How to Avoid Getting Stiffed and Avoid Cash-Flow Problems
- Check out new-to-you clients in as many venues as you can think of: profession-related e-mail lists, the client's web site, the Better Business Bureau (or an organization in your nation with a similar function), searches on the Internet. ... I've even asked a corporation unfamiliar to me (a printing press) to provide names and phone numbers for three businesses that I could contact to verify that the corporation made timely payments to its vendors. Don't be deterred by a potential client's disbelief that you want to check them out.
- Get everything about the proposed project in writing before starting work. Include details such as how much you'll be paid, when you'll be paid, how you'll be paid, and how often you'll be paid during the project.
- As part of the project agreement, require a down payment on your fee of anywhere from 33% to 100%. The size of your down payment will depend on your negotiating skills and the client's flexibility. Also, make sure that this down payment clears your bank account before you begin work.
- Before you begin work, make sure that you have full contact details for the client: personal name, corporate name (if applicable), mailing address, at least one e-mail address, phone number, fax number, web-site address, Twitter handle, Facebook page address, etc. If I were to be working with a university student, I would want full contact info for the student's thesis supervisor, plus a letter on the supervisor's departmental letterhead stating that my working with the student is allowed under university rules. If I'm going to be working with a professor or staff member of a comparable institution, I ferret out contact details for that person's boss.
- Don't work for only one or two clients. Always keep marketing your services, even when you think you have "enough" clients, so that you can keep clients coming in (old clients sometimes fold or disappear) and cash flowing. Take on both large and small projects to help balance cash flow.
How to Deal with a Slow Payer
This is good advice from my colleague Dick Margulis for dealing with slow-paying clients.
Payment-Collection Techniques of Last Resort
Use these techniques to get your money when you don't care if you lose the client:
- Claim copyright interest in work you have done but have not been paid for, as explained on an editors' e-mail list by Rich Adin:
I write something along the following lines:
I understand that sometimes there are snags with getting the first invoice paid to a new vendor but that, unfortunately, creates a problem as regards your ability to use my work. The problem is that I have a copyright interest in my work until I am paid for my work. I would hate to put a kink in your production process, but as a publisher, I am sure you can understand that it is impossible for me to simply waive my copyright interest.
In the meantime, here is the completed second batch of manuscript. Let me remind you that I retain a copyright interest in my work until paid. I look forward to receiving payment for the first batch shortly so I can waive my copyright interest, and I look forward to timely payment for the second batch so that my copyright interest is negated.
Sending something like that often gets quick payment.
- Hold work over the client's head until you get paid, as I explained in a post to a freelancers' e-mail list:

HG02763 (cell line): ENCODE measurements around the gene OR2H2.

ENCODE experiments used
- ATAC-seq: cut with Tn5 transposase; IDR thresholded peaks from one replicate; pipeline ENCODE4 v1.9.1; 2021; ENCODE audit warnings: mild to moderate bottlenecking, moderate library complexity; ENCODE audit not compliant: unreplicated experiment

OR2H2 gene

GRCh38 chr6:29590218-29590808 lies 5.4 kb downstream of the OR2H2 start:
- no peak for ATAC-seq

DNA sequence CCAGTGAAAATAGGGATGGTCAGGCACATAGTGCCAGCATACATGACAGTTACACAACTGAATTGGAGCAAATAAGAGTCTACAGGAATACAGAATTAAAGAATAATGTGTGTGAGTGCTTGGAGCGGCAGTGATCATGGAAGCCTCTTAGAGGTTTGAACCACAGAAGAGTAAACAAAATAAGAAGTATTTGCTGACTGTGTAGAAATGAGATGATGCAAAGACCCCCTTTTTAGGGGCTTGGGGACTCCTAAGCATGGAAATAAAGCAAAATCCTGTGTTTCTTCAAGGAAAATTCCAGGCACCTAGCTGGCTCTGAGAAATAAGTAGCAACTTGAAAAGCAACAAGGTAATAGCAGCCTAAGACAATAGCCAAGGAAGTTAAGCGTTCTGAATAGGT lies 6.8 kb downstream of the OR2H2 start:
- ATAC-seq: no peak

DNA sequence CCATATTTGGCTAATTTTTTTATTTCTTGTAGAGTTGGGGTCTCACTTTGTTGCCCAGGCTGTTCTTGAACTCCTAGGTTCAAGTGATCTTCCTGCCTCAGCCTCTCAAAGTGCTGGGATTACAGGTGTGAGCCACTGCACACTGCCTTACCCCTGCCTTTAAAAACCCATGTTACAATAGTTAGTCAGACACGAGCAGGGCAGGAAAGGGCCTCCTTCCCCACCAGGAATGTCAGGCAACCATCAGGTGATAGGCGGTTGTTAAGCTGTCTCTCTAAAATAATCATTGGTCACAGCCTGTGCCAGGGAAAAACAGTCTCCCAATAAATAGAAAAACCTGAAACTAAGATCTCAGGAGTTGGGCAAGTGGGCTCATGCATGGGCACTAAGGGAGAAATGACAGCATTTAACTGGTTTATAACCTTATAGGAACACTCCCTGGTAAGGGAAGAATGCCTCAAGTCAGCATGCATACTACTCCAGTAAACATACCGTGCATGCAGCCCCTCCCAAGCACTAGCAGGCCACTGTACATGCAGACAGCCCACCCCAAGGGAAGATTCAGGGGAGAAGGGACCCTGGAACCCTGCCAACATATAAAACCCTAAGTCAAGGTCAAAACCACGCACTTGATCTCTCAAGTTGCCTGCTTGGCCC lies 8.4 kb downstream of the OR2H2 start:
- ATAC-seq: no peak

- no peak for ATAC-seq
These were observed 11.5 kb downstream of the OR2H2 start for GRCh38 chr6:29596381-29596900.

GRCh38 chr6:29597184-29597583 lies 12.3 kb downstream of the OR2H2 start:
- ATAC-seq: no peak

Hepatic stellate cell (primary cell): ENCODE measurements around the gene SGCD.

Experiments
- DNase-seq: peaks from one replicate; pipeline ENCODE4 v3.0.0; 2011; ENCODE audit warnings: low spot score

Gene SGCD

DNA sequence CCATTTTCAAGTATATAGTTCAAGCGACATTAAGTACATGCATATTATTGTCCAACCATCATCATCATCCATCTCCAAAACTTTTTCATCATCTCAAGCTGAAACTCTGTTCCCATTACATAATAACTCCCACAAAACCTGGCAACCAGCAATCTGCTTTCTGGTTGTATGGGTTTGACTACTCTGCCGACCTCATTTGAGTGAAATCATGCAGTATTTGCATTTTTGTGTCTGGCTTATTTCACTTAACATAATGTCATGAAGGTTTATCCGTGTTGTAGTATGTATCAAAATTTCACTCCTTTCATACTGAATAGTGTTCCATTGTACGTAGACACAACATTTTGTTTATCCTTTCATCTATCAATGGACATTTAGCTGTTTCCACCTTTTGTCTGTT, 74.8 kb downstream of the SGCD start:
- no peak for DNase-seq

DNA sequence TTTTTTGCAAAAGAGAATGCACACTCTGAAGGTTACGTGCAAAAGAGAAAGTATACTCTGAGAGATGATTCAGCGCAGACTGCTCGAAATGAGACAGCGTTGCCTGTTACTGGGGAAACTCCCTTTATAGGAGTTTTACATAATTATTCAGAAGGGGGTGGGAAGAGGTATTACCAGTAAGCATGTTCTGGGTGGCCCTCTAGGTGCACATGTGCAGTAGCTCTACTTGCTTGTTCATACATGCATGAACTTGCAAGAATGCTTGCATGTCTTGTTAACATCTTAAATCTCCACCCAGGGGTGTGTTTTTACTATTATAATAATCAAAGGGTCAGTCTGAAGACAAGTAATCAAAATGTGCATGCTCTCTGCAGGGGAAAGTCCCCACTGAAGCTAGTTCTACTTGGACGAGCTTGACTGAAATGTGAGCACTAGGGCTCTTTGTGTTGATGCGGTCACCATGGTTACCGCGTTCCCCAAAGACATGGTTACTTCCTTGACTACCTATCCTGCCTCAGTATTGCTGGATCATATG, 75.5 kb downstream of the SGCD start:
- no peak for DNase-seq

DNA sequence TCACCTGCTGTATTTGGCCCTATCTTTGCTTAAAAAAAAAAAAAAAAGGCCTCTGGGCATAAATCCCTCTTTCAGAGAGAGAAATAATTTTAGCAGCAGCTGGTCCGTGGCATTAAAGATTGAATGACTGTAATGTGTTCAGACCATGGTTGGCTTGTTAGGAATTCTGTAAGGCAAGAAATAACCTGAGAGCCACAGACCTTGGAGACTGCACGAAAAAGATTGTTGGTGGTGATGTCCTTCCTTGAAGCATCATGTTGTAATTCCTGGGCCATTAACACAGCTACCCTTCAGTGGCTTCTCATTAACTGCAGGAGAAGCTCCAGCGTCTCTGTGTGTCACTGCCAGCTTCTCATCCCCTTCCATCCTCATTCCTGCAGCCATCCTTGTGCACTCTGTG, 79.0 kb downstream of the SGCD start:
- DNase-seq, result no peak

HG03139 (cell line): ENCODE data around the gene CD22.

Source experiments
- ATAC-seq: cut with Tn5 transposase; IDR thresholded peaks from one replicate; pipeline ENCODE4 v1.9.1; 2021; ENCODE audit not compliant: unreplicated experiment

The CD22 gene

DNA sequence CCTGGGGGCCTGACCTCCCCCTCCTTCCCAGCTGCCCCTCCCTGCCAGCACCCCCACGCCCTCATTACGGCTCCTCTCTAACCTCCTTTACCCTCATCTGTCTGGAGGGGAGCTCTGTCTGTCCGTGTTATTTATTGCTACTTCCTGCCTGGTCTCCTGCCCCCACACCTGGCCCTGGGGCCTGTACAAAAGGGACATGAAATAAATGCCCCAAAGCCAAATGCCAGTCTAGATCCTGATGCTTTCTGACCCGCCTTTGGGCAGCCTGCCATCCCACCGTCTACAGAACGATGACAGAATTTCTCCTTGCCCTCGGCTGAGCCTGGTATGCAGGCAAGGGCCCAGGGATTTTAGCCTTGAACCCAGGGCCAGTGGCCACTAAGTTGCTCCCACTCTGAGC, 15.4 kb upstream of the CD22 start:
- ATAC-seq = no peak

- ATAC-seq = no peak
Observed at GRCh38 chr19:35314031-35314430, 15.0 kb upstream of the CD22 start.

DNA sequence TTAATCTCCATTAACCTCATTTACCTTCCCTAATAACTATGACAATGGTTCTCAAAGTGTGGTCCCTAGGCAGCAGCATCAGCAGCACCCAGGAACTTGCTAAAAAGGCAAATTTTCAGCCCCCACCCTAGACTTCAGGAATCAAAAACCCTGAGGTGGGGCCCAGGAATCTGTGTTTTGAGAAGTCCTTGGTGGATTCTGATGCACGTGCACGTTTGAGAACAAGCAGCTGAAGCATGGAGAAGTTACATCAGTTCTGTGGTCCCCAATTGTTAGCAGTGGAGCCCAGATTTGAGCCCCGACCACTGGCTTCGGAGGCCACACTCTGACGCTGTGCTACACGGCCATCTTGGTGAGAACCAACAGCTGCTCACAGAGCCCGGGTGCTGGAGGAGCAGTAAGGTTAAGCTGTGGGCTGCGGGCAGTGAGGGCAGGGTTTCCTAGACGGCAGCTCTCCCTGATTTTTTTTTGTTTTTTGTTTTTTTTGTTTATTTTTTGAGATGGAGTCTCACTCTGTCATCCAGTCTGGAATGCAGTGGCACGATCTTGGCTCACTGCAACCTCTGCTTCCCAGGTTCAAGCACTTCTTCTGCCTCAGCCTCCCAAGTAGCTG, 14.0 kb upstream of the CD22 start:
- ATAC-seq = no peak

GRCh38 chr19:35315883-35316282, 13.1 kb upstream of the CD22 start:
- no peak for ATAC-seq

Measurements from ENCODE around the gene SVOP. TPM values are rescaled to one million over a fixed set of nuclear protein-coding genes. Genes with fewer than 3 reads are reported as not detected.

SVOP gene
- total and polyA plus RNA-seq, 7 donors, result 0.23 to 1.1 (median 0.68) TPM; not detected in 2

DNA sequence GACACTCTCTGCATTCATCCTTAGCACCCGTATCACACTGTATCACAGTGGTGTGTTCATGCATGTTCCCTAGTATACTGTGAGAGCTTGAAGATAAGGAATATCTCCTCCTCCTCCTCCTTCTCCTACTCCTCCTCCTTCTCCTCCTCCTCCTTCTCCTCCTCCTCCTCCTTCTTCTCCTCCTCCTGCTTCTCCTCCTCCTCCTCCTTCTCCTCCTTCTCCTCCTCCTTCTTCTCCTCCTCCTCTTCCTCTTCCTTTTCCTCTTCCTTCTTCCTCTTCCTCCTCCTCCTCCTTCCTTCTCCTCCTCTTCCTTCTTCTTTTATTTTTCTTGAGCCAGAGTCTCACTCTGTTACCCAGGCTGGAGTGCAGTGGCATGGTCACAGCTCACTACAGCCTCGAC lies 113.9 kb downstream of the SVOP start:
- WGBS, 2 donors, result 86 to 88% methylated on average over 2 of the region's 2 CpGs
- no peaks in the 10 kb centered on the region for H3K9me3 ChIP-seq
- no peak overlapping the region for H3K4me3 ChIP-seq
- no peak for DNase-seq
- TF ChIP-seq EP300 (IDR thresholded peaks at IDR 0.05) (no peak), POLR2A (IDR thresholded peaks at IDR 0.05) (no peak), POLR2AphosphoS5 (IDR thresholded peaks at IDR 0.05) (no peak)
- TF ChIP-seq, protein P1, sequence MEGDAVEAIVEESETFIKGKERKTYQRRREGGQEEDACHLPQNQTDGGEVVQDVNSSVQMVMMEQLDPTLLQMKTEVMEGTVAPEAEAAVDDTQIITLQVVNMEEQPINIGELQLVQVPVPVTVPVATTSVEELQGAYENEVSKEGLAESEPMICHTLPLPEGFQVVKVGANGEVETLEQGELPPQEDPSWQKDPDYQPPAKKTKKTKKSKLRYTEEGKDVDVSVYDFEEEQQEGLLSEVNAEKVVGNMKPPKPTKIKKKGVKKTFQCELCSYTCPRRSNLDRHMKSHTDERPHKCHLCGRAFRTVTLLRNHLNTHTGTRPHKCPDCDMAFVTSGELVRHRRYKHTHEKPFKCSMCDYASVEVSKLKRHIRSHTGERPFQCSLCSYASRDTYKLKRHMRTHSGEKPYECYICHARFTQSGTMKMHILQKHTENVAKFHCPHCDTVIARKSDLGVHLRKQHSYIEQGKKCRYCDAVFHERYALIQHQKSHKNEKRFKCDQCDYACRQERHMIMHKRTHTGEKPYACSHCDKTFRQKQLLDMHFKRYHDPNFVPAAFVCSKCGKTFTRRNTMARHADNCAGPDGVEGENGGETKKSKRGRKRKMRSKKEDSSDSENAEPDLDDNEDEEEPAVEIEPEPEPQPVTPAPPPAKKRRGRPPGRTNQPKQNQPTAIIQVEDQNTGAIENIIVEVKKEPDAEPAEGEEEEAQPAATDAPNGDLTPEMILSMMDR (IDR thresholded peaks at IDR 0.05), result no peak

There was some major stiffing going on years ago when medical publisher A, a former employer of mine, was acquired by medical publisher B, which has since been acquired by medical publisher C.
I was the freelance production editor for a journal published by publisher A. Publisher B asked me to continue on, and I did. But payments got later and later, until things were at the 90-plus-days-late point for multiple invoices. I had periodically discussed the matter with absolutely everyone possible at publisher B. No joy; I was told that like every other freelancer of publisher A's who was brought along to publisher B, my being paid would have to await vetting of my contract by publisher B's lawyers.
Finally, I decided I'd had enough and was willing—nay, deliriously happy—to lose publisher B as a client. I contacted the editor-in-chief of the journal, an MD who was not [an employee of publisher B], and told him what was going on. I told him that I'd enjoyed working with him and his journal for several years but now could no longer afford to do so, especially because the new publisher would not speed up payment. He offered to pay me out of his own pocket. I thanked him but turned him down; I had contacted him not to get money out of him but because I owed him the courtesy of not just dropping out of sight without an explanation. I then contacted the journal's managing editor and let her know that because I'd had absolutely no success with her or her supervisors, I'd informed the editor-in-chief about the situation. She gasped and choked and sounded as if she were going to die on the spot. She told me how unprofessional my actions were; I responded calmly that publisher B was unprofessional in not paying its contractors. She allowed as how she could see what could be done to expedite payment. I said that I was ceasing work on the journal—and would not return any of its materials—until all of the money I was owed arrived in the form of a cashable check.
I had my money within 3 business days, via FedEx. I then packed up all 400 pounds of in-process materials and archived materials and shipped it to publisher B—on publisher B's FedEx account. It was a joy to watch the FedEx driver log in and load every single one of those boxes ... and to think about how large publisher B's FedEx bill would be for that one giant shipment.
Helpful Books, Articles, and Audio-Conference CDs
Here are links to books, articles, and audio CDs on getting paid promptly.
freelancing getting paid copyeditor copyediting editor editing publishing EditorMom